Major U.S. stock-market benchmarks ended Monday’s session at records as investors remained attuned to developments in the U.S.-China trade relationship and cheered a wave of merger activity.
How did the major benchmarks fare?
The Dow Jones Industrial Average
advanced 190.85 points, or 0.7%, to end at 28,066.47, while the Nasdaq Composite
climbed 112.60 points, or 1.3%, to 8,632.49. The S&P 500 index
ended 23.35 points higher at 3,133.64, a gain of 0.8%.
The Dow ended the day above its previous closing high of 28,036.22 set Nov. 18, the S&P 500 surpassed its previous closing record of 8,570.66 set on Nov. 19, while the Nasdaq finished the session above its last closing high of 3,122.03 set on Nov. 18. All three benchmarks also set new intraday highs on Monday.
What drove the market?
Analysts said investors remain sensitive to headlines around U.S.-China trade talks, with remarks Saturday by Robert O’Brien, the U.S. national security adviser, in the spotlight. O’Brien told reporters at a security conference in Halifax that a “phase-one” deal between the U.S. and China by the end of the year still appeared possible, Reuters reported, while also warning that the U.S. would not “turn a blind eye to what’s happening in Hong Kong or what’s happening in the South China Sea, or other areas of the world where we’re concerned about China’s activity.”
Contributing to the positive tone, the Chinese government on Sunday released a document calling for more protection of intellectual-property rights.
“The Chinese government have typically offered to purchase more agricultural goods from the U.S., but that will only gain a limited amount of traction with the Trump administration, but genuine progress regarding IP could help get phase one wrapped up,” said David Madden, market analyst at CMC, in a note.
Meanwhile, the pro-democracy opposition in Hong Kong swept to a resounding victory in weekend elections, winning a commanding majority in the vote for 452 district council seats. District councils have little power, but the showing could put pressure on the government to negotiate with protesters demanding democratic elections for the city’s legislature and chief executive. The result is also seen as a defeat for Beijing, which has pushed Hong Kong to crack down on protests.
On the economic front, the Chicago Fed’s national activity index for October fell to a reading of negative-0.71, from negative-0.45 in the previous month. The Dallas Fed manufacturing index rose to a negative-1.3 in November from negative-5.1 in October.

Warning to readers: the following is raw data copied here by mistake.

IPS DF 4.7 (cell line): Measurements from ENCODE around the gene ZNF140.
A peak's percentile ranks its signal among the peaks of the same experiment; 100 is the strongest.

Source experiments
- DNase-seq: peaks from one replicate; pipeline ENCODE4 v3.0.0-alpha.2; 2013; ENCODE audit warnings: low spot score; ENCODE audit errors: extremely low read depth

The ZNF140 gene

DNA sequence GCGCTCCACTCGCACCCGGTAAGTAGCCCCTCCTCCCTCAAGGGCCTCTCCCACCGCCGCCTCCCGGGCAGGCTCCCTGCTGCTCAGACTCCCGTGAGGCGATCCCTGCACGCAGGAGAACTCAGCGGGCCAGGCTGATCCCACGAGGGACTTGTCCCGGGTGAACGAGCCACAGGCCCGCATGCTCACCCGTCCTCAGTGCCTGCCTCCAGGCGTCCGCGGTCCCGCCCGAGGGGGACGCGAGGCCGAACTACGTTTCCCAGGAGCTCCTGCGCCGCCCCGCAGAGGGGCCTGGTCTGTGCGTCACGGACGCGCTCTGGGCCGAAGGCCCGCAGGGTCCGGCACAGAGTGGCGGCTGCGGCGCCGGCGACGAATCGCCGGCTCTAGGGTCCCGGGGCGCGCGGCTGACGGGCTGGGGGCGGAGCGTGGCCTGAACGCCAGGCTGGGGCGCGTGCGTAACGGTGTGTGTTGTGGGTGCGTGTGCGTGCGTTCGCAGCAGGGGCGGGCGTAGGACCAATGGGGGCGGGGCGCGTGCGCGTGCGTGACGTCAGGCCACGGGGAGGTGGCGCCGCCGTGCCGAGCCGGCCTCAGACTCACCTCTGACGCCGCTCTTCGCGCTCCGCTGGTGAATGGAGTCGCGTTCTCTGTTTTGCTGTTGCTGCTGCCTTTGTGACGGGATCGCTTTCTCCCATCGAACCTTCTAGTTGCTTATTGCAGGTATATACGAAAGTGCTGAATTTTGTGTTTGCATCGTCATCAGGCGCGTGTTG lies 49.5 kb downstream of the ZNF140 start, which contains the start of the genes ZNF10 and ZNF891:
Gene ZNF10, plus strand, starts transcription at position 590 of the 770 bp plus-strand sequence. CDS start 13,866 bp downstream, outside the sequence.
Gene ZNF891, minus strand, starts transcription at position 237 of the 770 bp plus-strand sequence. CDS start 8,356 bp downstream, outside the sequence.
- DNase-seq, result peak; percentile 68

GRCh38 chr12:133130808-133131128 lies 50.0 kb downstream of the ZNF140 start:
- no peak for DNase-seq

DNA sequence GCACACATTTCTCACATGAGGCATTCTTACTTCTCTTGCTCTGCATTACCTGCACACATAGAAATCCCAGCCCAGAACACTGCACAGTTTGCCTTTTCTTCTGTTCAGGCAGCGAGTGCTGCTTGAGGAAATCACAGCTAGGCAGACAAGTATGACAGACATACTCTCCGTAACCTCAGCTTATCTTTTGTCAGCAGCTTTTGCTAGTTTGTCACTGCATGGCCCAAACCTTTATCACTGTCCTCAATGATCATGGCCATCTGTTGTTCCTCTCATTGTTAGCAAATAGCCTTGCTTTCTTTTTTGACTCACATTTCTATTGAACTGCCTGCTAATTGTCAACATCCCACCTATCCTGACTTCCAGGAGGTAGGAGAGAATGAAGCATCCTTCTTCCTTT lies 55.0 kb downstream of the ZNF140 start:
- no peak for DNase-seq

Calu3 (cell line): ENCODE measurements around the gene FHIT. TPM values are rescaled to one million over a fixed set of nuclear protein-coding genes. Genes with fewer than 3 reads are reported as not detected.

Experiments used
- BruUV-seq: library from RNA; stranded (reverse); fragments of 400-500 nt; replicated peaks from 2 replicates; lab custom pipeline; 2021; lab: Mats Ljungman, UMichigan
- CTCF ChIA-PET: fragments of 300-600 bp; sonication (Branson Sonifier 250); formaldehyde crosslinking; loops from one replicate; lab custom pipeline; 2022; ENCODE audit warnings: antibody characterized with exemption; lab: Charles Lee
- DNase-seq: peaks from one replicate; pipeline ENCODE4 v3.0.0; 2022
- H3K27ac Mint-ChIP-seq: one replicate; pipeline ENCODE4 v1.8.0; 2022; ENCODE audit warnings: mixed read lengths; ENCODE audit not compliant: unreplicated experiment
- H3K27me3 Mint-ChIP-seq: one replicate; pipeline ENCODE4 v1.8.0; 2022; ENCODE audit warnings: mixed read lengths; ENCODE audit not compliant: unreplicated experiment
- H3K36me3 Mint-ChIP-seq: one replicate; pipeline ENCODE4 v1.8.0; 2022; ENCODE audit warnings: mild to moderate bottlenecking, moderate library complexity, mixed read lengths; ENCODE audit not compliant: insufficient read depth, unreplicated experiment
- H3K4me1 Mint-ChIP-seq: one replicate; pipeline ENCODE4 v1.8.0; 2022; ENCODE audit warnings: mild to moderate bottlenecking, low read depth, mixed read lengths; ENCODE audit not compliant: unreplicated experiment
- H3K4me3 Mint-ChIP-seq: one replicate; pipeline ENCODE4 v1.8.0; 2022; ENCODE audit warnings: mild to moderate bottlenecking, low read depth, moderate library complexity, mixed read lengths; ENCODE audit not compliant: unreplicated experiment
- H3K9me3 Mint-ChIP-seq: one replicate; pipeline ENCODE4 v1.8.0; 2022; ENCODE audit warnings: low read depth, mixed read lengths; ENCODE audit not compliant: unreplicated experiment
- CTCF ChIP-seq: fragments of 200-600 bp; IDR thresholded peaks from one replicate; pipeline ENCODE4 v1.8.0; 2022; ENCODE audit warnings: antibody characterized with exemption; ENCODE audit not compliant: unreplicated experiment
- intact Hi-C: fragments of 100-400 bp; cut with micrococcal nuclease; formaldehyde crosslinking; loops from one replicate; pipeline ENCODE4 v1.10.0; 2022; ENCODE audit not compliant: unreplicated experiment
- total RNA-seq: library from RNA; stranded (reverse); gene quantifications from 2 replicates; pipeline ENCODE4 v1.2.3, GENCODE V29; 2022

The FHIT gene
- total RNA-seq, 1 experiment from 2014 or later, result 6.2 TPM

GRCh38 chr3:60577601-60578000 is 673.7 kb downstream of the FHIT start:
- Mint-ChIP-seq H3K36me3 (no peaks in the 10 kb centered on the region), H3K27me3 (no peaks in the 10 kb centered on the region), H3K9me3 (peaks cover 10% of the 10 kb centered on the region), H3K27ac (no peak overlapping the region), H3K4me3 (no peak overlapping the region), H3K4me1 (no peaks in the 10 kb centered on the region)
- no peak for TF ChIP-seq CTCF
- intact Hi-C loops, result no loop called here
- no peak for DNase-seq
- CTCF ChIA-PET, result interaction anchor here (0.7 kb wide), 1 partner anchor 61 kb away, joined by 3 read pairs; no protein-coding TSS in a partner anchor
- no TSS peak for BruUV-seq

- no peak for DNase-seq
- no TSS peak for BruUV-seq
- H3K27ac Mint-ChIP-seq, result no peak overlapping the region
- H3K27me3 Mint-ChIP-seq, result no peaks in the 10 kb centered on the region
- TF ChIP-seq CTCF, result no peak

Investors will hear from Federal Reserve Chairman Jerome Powell at 7 p.m. Eastern, when he is scheduled to deliver a speech on building gains on a long expansion.
What stocks were in focus?
In corporate news, The Charles Schwab Corp.
and TD Ameritrade
announced a deal that will see Schwab acquire Ameritrade in an all-stock transaction valued at around $26 billion. Reports that the two discount brokers were in talks for a potential merger broke last week, sending shares of both companies higher. Schwab shares gained 2.3% Monday, while Ameritrade shares rose 7.6%
Shares of Uber Technologies Inc.
fell 1.5% after the global ride-hailing company was stripped of its London license.
General Electric Co. shares
closed 0.3% higher after the company said it named Carolina Dybeck Happe as its chief financial officer effective in early 2020. Dybeck Happe, CFO of shipping company A.P. Moeller-Maersk, will replace Jamie Miller, who is leaving the company.
LVMH said Monday that it would purchase U.S. jeweler Tiffany & Co.
for $16.2 billion in cash, adding to the luxury goods company’s stable of brands including Louis Vuitton and Dior. Shares of Tiffany climbed 6.2%.
Ebay Inc. shares
closed up 2.1% after The Wall Street Journal reported that the retailer was nearing a deal to sell its ticketing business StubHub to Viagogo for $4 billion, citing people familiar with the matter.
The stock of Nvidia Corp.
rose 4.9% after Morgan Stanley upgraded the semiconductor firm’s stock to overweight.
How did other markets trade?
The yield on the 10-year U.S. Treasury note
fell about one basis point to 1.762%.
In commodities and precious metals, gold extended its drop after falling on Wednesday, with gold for December delivery
falling $6.70, or 0.5%, to settle at $1456.9 an ounce on Comex. West Texas Intermediate crude for January delivery
rose 24 cents, or 0.4% to settle at $58.01 a barrel on the New York Mercantile Exchange.
The ICE U.S. Dollar Index
representing a basket of the greenback’s trading rivals, rose about 0.1%.
Meanwhile, the Stoxx Europe 600
closed up 1%. In Asia, stocks traded higher; the China CSI 300
closed up 0.7%, Japan’s Nikkei 225
gained 0.8% and Hong Kong’s Hang Seng